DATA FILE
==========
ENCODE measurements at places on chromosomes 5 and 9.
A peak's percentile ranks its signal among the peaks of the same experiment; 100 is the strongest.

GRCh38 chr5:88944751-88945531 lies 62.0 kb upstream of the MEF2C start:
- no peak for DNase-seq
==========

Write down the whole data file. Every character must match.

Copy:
ENCODE measurements at places on chromosomes 5 and 9.
A peak's percentile ranks its signal among the peaks of the same experiment; 100 is the strongest.

GRCh38 chr5:88944751-88945531 lies 62.0 kb upstream of the MEF2C start:
- no peak for DNase-seq